Electrical technology has changed dramatically since the days when power lines first began to appear along Indiana roads and streets. During the early days, it was hard to imagine for many people how electricity would transform our lives. From air conditioning to computers to LCD TVs, electricity serves our world in so many ways.
“Electrical safety has changed a great deal over time, too,” says Rick Coons, CEO at Indiana Electric Cooperatives (IEC). “Practices that were widely used a couple generations ago would now be considered very dangerous. Part of the reason is that electrical technology has improved, but another reason is that we have a better understanding of how electricity works.”
Consider the changes in home wiring. “When IEC first began to hook homes up to its wires, ceramic knobs and tubes were considered to be safe,” recalls Coons. “Connections were exposed and there was no grounding. We would never think of wiring a home that way today.”
People who grew up when those approaches were used may not recognize the danger. “Nearly all of the improvements in home wiring and electrical safety were developed to address problems with those early wiring styles,” says Coons. In fact, Underwriters Laboratories (UL) was started by the insurance industry in 1894 to standardize electrical practices and reduce the chance of fires. In 1897, the first national electrical code was adopted.
Back in the 1920s and 1930s, the standard industry handbook for electricians suggested they test for voltage by touching wires with their fingers. It claimed the practice was safe as long as the voltage didn’t exceed 250 volts. The same book suggested that lower voltages be checked by placing the electrician’s tongue on the connections. “Obviously, we now realize those practices are foolish and can be deadly,” notes Coons.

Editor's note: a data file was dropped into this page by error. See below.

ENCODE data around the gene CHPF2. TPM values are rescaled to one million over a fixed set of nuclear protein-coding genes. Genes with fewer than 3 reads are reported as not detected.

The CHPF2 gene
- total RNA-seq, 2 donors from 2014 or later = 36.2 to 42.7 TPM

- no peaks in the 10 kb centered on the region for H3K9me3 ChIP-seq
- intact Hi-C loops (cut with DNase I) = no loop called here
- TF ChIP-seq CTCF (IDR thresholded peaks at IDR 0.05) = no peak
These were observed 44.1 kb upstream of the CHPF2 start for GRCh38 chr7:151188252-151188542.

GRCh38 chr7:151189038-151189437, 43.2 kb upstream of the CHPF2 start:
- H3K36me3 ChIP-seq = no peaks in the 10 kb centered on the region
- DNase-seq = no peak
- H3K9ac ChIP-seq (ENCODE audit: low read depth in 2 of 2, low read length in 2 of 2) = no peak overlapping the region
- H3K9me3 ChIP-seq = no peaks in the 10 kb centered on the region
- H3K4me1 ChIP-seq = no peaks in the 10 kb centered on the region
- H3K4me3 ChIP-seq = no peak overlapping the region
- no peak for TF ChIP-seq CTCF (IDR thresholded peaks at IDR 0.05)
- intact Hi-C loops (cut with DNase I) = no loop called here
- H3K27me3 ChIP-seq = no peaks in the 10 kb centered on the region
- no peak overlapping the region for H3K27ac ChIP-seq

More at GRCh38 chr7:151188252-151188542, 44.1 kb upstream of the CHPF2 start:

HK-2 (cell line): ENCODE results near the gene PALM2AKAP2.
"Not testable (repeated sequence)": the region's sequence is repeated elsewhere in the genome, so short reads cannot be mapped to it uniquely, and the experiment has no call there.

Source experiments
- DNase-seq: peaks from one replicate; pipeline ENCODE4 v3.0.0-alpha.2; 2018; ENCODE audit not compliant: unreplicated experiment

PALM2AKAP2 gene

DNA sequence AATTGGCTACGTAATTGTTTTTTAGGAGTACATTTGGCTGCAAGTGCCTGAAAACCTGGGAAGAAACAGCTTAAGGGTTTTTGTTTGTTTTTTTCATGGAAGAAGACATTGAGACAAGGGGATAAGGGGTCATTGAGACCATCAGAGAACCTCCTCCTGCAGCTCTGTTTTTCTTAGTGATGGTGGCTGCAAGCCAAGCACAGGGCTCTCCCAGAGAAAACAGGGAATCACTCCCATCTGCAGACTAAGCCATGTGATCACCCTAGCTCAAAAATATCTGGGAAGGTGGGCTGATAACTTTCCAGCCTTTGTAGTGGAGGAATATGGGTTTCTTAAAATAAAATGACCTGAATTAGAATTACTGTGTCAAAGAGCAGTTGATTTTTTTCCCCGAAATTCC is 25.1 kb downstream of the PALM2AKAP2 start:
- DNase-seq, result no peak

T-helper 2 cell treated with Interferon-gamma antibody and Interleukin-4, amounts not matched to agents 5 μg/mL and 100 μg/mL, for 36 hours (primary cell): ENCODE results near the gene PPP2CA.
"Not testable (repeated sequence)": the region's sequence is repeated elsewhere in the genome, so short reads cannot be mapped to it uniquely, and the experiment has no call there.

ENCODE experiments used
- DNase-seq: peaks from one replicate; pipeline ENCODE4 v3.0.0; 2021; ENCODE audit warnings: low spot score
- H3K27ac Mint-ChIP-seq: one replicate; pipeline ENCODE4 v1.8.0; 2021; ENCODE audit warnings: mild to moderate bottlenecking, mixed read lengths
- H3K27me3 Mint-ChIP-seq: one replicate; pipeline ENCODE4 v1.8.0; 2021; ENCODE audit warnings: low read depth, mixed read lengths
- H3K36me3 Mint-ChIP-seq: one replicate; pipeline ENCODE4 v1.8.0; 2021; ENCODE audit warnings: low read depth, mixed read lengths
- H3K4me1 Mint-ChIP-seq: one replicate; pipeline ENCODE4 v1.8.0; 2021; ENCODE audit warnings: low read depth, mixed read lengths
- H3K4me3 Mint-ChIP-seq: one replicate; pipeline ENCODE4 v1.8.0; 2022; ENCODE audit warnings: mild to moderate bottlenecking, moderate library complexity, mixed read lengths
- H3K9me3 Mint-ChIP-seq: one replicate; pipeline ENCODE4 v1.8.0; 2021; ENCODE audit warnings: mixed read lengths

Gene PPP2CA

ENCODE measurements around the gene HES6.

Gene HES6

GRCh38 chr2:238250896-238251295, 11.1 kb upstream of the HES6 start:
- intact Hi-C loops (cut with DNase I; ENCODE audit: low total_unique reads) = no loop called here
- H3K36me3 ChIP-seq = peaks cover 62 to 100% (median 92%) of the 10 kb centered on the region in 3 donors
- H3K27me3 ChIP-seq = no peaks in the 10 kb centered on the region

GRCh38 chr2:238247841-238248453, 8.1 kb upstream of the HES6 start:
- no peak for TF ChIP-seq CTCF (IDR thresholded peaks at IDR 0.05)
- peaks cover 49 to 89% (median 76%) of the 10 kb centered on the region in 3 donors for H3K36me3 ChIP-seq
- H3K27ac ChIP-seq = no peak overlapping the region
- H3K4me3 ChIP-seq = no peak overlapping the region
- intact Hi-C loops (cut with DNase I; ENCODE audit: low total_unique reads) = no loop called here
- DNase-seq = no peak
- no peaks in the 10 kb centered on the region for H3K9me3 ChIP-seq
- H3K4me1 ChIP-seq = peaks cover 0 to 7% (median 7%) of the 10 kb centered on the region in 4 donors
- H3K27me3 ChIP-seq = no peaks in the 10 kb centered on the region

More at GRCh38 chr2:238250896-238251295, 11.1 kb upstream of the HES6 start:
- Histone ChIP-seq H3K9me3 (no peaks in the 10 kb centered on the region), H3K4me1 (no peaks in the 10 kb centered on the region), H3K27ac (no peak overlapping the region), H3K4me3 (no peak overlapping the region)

Early on, homes had few electrical outlets, so homeowners would plug as many devices as they could into one outlet. “You may remember that scene from the ‘Christmas Story’ movie, when the father can’t get the tree to light up. He wiggles this huge array of plugs, and the sparks fly. That was very common in Indiana homes during the early years of electricity, and it was very dangerous.”
Power overloads could cause overheating and fires, so fuse boxes became a standard safety device. But they were effective only when the proper fuses were used. “Some homeowners would use a different fuse or even place a penny in the fuse socket,” says Coons. “That was a recipe for disaster. That’s why circuit breaker panels were developed. Today, a tripped breaker can be reset with the flip of a switch.
“A giant step in electrical safety came with the creation of the Occupational Safety and Health Administration (OSHA) in 1970. OSHA asked the National Fire Protection Association (NFPA) to develop guidelines for electrical safety in the workplace. In 1979, NFPA released those guidelines, and they’ve helped to make electricity even safer for both workers and homeowners.
More recent technology such as improved grounding systems, surge protection, and ground-fault circuit interrupters (GFCI) have helped to reduce the danger and injuries associated with electrical accidents.
Electricity has consistently been getting safer. IEC encourages their members to follow the safety practices that have been set in place today. Doing things the old-fashioned way could be dangerous.
SOURCES: Arc Flash Forum, Littelfuse, Livingwithmyhome.com, Los Alamos National Laboratory.